parties filed cross motions for summary judgment, agreeing both that the lease is
unambiguous and that Minnesota law controls. AMC argued that § 3.4 is an option
to extend the lease for five years on the terms outlined in the existing lease and
Camelot argued that it is an option to renew the lease which requires negotiations by
the parties. The district court concluded that § 3.4 is an option to renew the lease.
AMC now appeals that determination.
The district court’s determination that § 3.4 of the lease is an option to renew
is reviewed de novo. See Maurice Sunderland Architecture, Inc. v. Simon, 5 F.3d
334, 337 (8th Cir. 1993). A lease is a type of contract and unambiguous contract
language must be given its plain and ordinary meaning. Metro. Airports Comm’n v.
Noble, 763 N.W.2d 639, 645 (Minn. 2009). If terms are clear and unambiguous, a
court determines the parties’ intent based on the language in the four corners of the
document. Halla Nursery, Inc. v. City of Chanhassen, 781 N.W.2d 880, 884 (Minn.
2010). Terms must be read in the context of the entire lease and interpreted to give
meaning to all its provisions. Id.
Minnesota courts distinguish between options to renew and options to extend.
Med-Care Assocs., Inc. v. Noot, 329 N.W.2d 549, 551 (Minn. 1983). An option to
extend continues a lease under the terms outlined in an existing lease whereas an
option to renew leaves open the terms in the renewal period and is enforceable only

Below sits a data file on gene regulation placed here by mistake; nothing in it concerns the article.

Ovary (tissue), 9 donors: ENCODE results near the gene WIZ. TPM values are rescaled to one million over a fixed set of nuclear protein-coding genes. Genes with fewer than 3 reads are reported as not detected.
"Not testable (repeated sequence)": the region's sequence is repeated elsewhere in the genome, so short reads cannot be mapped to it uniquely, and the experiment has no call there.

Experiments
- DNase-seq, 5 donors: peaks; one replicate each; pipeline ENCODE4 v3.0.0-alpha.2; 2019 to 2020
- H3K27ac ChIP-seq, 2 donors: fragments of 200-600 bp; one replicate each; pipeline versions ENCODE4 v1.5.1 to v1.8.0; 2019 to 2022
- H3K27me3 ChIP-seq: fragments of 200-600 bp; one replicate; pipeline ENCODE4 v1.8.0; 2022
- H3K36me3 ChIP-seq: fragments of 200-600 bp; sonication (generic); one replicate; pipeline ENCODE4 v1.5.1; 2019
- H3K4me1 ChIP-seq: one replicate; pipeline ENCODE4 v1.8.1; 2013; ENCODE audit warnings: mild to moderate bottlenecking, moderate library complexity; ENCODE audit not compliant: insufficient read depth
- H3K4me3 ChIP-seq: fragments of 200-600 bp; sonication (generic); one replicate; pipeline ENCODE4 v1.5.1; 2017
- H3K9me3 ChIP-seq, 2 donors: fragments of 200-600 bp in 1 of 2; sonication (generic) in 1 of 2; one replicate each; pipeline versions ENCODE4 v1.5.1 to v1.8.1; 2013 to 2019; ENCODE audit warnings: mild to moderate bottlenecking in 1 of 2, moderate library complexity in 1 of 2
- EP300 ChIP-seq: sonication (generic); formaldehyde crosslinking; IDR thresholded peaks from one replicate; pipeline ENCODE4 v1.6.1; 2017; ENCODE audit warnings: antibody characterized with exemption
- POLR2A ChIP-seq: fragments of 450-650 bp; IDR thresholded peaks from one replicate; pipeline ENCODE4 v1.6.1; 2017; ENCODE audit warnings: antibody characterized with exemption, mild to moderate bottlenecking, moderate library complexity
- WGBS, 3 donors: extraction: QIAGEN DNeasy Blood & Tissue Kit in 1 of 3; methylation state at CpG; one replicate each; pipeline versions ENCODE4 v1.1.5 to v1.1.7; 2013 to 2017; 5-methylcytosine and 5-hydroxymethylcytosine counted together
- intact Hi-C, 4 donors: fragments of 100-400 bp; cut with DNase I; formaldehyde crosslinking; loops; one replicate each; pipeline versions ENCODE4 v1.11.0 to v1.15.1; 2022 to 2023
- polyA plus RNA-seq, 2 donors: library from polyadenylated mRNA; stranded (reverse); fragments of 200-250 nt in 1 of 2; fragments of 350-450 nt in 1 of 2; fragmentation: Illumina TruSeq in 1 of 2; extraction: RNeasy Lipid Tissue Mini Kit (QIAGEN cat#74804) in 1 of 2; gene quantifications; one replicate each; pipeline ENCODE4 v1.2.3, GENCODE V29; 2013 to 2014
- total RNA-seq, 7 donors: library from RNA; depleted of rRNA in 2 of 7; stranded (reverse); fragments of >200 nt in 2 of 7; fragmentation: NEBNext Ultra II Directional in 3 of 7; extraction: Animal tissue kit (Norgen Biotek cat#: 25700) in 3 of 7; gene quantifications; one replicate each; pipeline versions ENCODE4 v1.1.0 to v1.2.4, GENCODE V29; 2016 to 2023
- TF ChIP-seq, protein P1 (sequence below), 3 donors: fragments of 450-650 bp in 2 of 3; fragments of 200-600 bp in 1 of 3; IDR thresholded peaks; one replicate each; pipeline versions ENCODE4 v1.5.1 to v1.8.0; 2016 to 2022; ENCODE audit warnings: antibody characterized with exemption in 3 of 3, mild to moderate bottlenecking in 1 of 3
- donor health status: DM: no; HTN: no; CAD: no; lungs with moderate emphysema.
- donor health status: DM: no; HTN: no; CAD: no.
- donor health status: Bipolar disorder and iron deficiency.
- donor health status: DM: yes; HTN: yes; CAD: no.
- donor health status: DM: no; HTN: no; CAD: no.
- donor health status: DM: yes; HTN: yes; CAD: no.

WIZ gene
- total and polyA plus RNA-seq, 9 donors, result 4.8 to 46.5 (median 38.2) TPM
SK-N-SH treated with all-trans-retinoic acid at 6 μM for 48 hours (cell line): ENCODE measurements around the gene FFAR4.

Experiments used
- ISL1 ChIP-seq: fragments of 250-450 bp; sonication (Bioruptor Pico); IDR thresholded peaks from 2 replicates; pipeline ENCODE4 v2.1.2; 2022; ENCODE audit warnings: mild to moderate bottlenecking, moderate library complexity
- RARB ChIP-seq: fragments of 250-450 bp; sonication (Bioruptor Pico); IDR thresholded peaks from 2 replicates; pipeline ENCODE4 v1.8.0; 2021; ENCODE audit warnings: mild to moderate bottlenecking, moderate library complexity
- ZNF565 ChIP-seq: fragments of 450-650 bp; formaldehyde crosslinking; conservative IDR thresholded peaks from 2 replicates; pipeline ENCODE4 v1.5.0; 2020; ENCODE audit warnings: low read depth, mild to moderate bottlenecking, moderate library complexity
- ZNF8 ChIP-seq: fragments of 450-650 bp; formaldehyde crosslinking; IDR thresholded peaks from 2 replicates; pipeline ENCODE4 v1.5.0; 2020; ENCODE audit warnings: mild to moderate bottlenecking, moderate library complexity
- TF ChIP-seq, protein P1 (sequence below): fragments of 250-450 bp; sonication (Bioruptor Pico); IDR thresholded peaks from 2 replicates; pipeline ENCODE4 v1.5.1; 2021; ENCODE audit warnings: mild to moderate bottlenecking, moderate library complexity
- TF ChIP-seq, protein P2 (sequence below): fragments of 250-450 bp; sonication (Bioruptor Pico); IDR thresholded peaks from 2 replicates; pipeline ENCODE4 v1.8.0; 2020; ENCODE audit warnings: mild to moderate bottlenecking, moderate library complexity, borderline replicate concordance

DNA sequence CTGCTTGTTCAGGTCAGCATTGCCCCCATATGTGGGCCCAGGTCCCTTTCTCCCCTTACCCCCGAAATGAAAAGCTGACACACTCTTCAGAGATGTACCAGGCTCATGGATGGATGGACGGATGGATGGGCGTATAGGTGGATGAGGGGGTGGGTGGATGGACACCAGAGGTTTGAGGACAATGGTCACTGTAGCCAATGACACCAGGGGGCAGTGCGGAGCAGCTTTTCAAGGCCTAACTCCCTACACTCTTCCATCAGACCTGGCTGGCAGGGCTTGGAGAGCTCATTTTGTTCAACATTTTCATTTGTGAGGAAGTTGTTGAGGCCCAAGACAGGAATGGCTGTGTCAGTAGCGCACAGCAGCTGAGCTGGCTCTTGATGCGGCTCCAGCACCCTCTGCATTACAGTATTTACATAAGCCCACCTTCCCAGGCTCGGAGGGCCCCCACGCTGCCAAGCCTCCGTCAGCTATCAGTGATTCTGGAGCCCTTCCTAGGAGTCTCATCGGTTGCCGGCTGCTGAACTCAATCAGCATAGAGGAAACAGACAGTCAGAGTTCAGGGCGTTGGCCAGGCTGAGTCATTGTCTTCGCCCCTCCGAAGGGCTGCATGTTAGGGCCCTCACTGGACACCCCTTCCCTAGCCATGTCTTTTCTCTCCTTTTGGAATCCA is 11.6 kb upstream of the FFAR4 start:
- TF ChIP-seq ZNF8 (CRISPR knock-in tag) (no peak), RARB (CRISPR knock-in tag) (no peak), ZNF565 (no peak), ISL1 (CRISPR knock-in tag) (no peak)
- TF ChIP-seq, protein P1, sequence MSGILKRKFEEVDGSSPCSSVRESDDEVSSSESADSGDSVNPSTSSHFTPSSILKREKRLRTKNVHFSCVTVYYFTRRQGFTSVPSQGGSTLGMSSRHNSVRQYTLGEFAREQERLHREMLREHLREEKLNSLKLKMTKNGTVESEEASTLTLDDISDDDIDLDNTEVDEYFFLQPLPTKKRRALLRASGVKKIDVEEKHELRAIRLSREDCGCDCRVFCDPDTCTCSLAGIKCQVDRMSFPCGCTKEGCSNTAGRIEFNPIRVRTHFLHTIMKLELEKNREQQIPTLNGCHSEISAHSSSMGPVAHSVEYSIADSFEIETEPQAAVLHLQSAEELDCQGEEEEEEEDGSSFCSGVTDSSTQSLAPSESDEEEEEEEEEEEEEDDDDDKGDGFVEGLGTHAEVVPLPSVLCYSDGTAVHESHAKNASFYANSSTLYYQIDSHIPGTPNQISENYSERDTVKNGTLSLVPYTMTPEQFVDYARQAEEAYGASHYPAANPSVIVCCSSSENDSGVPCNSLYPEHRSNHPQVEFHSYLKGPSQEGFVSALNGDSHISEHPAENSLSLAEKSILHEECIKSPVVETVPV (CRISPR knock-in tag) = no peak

if the parties agree to new terms in writing. Id. An option to extend is enforceable
if all necessary and substantial terms applicable to the option periods can be
“reasonably ascertained in a manner prescribed in the writing.” King v. Dalton
Motors, Inc., 109 N.W.2d 51, 52–53 (Minn. 1961). If terms have deliberately been
left open, the parties have an option to renew and the terms must be renegotiated for
a binding contract to exist. Id. The substance of the option and not its title
determines whether it is an option to extend or one to renew. See Med-Care Assocs.,
Inc., 329 N.W.2d at 552.
AMC argues that § 3.4 creates an enforceable option to extend because the
parties’ existing lease “Intentionally Omitted” the rent concessions, lease buyouts, or
limitations on tax or expense pass throughs in §§ 5.3, 5.8, 6.4, and 13.2. Since the
existing lease did not include these provisions, AMC contends they were never
“granted” to AMC and they would be excluded in an option period under § 3.4. AMC
further argues that the “tenant allowances” and “abatement” referenced in § 3.4(ii)
were granted to AMC under §§ 9.9 and 11.1(B) of the existing lease and thus they
would be excluded in the option periods.
Camelot argues that the terms of the option periods are not reasonably
ascertainable because the original lease granted AMC “[r]ent concessions . . . lease
buyouts . . . or limitations on tax or expense pass-throughs” by “Intentionally
Omitt[ing]” AMC’s responsibility to pay for these items in §§ 5.3, 5.8, 6.4, and 13.2
of the existing lease. Camelot contends that § 3.4 reflects an understanding that the
parties would omit these provisions during the first lease term and then potentially
restore them during the option periods. Camelot disputes that the terms of the option
periods are reasonably ascertainable because all that § 3.4(ii) requires is that the